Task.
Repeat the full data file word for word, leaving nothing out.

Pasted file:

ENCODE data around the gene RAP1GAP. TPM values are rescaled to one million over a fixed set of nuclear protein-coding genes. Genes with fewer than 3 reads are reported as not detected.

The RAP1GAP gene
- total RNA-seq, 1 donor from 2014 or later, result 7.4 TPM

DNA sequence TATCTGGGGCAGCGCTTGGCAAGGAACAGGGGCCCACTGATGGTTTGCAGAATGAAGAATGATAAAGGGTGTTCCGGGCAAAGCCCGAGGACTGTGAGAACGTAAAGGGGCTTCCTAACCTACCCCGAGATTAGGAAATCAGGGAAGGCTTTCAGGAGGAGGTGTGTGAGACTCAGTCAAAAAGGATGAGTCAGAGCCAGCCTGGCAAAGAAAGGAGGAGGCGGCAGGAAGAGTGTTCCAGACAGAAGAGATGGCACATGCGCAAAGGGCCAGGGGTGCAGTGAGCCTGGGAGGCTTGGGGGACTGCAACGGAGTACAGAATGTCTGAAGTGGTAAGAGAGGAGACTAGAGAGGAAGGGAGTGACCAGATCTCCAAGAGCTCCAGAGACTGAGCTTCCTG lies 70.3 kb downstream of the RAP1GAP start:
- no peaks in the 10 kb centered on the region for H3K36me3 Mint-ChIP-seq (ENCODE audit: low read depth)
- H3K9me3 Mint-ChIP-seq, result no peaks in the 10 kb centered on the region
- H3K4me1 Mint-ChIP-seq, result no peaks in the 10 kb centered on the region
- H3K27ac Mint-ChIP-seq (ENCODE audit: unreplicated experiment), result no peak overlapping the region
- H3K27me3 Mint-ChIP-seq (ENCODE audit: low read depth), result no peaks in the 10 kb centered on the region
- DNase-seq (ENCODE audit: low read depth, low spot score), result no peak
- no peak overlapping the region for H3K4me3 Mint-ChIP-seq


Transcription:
ENCODE data around the gene RAP1GAP. TPM values are rescaled to one million over a fixed set of nuclear protein-coding genes. Genes with fewer than 3 reads are reported as not detected.

The RAP1GAP gene
- total RNA-seq, 1 donor from 2014 or later, result 7.4 TPM

DNA sequence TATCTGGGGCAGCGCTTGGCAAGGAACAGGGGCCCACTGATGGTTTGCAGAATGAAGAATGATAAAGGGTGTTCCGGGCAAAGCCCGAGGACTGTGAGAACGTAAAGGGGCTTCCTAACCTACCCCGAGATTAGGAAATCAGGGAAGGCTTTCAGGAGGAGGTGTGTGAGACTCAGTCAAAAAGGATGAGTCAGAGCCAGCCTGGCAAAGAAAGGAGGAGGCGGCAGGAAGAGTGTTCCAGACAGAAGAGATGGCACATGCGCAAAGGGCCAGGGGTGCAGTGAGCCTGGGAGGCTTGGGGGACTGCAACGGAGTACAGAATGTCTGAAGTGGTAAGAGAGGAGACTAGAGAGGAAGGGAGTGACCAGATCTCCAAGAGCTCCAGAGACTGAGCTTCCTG lies 70.3 kb downstream of the RAP1GAP start:
- no peaks in the 10 kb centered on the region for H3K36me3 Mint-ChIP-seq (ENCODE audit: low read depth)
- H3K9me3 Mint-ChIP-seq, result no peaks in the 10 kb centered on the region
- H3K4me1 Mint-ChIP-seq, result no peaks in the 10 kb centered on the region
- H3K27ac Mint-ChIP-seq (ENCODE audit: unreplicated experiment), result no peak overlapping the region
- H3K27me3 Mint-ChIP-seq (ENCODE audit: low read depth), result no peaks in the 10 kb centered on the region
- DNase-seq (ENCODE audit: low read depth, low spot score), result no peak
- no peak overlapping the region for H3K4me3 Mint-ChIP-seq